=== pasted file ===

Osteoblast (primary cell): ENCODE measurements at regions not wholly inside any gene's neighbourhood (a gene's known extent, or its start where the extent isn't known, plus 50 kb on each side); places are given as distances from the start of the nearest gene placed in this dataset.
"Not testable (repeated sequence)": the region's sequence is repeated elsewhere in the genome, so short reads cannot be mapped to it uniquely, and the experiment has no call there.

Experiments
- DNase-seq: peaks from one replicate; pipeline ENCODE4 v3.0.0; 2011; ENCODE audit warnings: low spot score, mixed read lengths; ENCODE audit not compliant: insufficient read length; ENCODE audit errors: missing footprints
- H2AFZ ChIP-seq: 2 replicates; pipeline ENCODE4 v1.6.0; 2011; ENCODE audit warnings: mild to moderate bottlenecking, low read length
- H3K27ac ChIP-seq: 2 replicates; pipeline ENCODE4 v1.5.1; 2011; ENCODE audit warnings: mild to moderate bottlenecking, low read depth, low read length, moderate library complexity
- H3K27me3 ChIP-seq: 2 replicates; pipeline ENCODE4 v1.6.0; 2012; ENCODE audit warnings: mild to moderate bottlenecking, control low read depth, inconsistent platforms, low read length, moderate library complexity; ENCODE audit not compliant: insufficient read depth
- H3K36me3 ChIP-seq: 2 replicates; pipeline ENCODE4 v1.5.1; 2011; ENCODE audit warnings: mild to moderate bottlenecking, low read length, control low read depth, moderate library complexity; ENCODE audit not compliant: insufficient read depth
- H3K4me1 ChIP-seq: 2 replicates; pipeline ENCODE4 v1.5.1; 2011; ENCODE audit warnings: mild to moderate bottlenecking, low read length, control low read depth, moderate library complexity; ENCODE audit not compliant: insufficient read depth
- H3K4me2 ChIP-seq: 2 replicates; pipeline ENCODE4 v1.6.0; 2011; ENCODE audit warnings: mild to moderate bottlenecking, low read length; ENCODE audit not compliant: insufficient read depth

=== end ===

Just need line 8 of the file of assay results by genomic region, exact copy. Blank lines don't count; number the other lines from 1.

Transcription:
- H3K36me3 ChIP-seq: 2 replicates; pipeline ENCODE4 v1.5.1; 2011; ENCODE audit warnings: mild to moderate bottlenecking, low read length, control low read depth, moderate library complexity; ENCODE audit not compliant: insufficient read depth